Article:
GU DEXIN: THE IMPORTANT THING IS NOT THE MEAT
From March 24th to May 27th, 2012 UCCA will hold the first monographic exhibition of the Chinese Artist Gu Dexin one of the pioneering presences of the generation that began making contemporary art during the 1980s in China.
The exhibition is drawn entirely from private collections, and including over eighty works from the Guy and Myriam Ullens Foundation Collection.
At this occasion an English monograph will be launched.
About the artist:
Gu Dexin (1962 Beijing) is perhaps the most avant-garde and radical of China’s leading contemporary artists. Although he did not formally study art, Gu Dexin quickly made a name for himself in the late 1980s with his strange, colorful portraits of alien beings and provocative experiments altering and reshaping plastics and other materials. In 1989, his work was already being shown in the Pompidou Centre in Paris. And since then this eminently uncollectible artist has broken every conceivable convention by using blow torches and other tools to reshape plastics, raw meat and fruits and vegetables. Decay is a central feature of many of his works. And some critics say he is showing the ugliness behind lofty ideals. His installations also sometimes feature sex objects carved out of meat and what appear to be piles of debris or reshaped plastics filled with dye. Experts say Gu Dexin’s art is a provocative statement about vulgarity and decay in the modern world; and that his works are a rejection of standard ideas of art. He is one of the few Chinese artists who avoids Chinese symbols. And he probably does the least to explain or market his works.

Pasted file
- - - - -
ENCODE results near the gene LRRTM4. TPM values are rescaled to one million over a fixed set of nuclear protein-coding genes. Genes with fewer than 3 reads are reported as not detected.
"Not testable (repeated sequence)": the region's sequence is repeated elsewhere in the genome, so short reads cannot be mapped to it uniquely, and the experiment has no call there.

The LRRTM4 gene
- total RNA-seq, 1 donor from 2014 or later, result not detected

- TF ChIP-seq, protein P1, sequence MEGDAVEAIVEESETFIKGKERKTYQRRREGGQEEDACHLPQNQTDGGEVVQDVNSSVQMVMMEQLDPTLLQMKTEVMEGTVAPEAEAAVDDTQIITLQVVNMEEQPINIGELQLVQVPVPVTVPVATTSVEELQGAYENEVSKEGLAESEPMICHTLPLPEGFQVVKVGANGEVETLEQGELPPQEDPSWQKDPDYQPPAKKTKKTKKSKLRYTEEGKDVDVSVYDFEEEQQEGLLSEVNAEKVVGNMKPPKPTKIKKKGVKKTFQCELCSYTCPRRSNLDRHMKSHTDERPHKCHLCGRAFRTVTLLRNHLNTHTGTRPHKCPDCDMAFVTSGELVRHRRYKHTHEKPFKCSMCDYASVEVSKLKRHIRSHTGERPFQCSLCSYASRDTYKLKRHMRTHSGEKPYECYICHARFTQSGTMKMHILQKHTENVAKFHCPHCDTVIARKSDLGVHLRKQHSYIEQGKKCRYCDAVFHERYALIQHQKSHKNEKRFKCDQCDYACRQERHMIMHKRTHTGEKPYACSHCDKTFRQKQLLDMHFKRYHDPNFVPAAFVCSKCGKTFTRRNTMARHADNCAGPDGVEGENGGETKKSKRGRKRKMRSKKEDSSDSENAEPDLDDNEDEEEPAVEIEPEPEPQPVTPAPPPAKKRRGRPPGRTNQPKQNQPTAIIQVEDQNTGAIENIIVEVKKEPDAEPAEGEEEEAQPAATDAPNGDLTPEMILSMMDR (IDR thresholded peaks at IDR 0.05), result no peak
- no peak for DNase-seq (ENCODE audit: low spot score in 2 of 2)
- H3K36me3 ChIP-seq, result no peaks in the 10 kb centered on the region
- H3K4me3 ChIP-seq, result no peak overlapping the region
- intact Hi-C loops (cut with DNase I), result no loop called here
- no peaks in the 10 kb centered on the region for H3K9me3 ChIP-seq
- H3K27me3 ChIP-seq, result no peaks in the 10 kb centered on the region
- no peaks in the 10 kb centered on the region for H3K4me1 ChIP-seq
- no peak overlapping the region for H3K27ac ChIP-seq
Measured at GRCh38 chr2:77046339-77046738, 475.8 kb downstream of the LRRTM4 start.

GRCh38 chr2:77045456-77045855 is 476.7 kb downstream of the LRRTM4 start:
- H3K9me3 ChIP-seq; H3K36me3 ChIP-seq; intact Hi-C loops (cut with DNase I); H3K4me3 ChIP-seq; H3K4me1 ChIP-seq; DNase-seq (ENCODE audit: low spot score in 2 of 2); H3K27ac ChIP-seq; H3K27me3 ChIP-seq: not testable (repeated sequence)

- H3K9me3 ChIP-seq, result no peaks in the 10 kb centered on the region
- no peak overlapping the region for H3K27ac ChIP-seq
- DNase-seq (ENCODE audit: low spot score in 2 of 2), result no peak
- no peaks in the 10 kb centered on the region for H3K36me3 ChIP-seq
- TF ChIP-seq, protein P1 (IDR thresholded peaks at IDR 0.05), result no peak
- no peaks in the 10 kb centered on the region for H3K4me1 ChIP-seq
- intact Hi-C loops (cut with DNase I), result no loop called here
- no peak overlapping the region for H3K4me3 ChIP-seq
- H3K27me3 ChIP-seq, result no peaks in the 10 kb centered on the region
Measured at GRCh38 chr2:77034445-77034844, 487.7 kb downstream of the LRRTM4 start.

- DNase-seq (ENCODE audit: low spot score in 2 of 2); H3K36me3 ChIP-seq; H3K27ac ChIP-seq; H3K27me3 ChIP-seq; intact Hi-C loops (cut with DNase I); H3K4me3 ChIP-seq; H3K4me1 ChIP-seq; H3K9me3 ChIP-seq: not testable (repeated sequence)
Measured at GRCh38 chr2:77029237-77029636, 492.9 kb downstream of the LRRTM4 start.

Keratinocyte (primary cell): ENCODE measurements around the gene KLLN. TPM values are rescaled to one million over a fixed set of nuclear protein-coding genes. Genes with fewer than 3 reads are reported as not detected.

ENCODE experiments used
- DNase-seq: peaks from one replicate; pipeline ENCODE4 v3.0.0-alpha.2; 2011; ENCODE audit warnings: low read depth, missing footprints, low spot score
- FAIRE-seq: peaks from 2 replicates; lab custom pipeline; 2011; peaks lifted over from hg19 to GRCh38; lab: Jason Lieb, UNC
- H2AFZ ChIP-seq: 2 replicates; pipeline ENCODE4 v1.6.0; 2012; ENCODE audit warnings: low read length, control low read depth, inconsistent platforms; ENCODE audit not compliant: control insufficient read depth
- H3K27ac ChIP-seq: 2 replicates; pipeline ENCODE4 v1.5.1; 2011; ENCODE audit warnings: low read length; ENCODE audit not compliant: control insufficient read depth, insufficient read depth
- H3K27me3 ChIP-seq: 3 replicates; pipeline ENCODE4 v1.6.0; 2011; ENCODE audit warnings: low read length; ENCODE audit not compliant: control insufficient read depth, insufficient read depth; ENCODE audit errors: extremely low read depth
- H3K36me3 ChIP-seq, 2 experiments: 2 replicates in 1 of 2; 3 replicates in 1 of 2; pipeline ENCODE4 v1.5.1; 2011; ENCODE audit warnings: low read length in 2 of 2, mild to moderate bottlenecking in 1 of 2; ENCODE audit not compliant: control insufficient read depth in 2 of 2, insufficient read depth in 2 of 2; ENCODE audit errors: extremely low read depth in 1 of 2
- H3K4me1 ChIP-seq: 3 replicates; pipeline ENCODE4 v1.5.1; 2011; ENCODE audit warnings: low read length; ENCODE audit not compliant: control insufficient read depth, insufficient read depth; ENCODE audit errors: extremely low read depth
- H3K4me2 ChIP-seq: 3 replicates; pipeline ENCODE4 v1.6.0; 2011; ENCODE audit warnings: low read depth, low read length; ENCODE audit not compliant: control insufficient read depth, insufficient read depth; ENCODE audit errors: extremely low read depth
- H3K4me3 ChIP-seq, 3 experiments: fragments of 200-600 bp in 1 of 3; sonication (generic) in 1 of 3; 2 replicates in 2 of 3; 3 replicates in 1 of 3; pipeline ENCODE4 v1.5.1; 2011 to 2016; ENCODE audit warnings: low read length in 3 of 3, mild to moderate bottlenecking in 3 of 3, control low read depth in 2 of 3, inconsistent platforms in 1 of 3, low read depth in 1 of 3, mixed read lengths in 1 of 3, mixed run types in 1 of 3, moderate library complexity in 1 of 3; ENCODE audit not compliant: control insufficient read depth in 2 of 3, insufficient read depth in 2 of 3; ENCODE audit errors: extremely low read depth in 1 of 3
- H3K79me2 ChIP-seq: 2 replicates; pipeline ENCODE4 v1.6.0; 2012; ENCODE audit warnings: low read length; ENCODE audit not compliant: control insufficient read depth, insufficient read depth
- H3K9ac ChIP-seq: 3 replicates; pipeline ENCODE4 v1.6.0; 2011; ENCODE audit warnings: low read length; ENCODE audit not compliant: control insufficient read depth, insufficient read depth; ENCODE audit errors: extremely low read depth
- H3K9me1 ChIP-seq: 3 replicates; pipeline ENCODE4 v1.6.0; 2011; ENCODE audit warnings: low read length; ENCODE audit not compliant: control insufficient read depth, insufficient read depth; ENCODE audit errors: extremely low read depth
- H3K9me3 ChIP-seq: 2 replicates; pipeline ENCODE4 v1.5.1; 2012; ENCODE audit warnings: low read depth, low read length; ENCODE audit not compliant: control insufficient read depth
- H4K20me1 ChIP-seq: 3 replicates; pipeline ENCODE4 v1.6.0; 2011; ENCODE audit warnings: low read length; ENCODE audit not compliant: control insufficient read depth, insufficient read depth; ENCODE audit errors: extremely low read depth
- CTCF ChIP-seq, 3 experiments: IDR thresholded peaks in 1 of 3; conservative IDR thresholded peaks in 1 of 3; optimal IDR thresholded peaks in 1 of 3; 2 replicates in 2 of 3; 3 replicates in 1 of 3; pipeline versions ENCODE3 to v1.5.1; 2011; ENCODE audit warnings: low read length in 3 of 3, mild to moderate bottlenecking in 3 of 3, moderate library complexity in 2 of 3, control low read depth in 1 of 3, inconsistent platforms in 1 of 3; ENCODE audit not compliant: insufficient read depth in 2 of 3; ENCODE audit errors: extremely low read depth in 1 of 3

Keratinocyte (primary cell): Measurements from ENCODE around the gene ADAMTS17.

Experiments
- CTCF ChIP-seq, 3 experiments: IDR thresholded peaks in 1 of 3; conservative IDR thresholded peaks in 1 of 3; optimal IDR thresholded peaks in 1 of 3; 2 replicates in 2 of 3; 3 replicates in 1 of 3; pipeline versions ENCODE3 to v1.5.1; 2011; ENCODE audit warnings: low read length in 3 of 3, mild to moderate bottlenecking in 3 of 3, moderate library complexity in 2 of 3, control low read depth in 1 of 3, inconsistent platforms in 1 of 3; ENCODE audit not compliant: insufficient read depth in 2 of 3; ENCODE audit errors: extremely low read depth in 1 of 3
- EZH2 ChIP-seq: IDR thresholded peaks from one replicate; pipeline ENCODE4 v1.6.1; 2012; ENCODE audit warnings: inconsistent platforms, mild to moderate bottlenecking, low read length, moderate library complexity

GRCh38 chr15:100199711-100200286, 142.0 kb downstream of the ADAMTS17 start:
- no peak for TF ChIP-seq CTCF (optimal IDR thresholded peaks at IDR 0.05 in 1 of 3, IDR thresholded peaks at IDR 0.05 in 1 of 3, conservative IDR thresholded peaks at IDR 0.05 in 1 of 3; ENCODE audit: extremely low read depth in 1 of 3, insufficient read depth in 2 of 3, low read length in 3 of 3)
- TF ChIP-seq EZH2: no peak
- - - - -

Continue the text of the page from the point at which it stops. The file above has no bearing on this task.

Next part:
For details on Gu Dexin’s exhibitions I invit you to refer to DSL’s website.
A bit of Background to understand the title:
“Meat” is one of Gu Dexin’s celebrated installation and performance work. Performed from 1994 to 2001, the work consists of photographs of Gu’s hand kneading pieces of fresh, red meat until the meat petrifies; the pieces are then placed in petri dishes labeled by the day they were kneaded. The photographs then become the only document of the temporal, erotic violence wrought by the artist.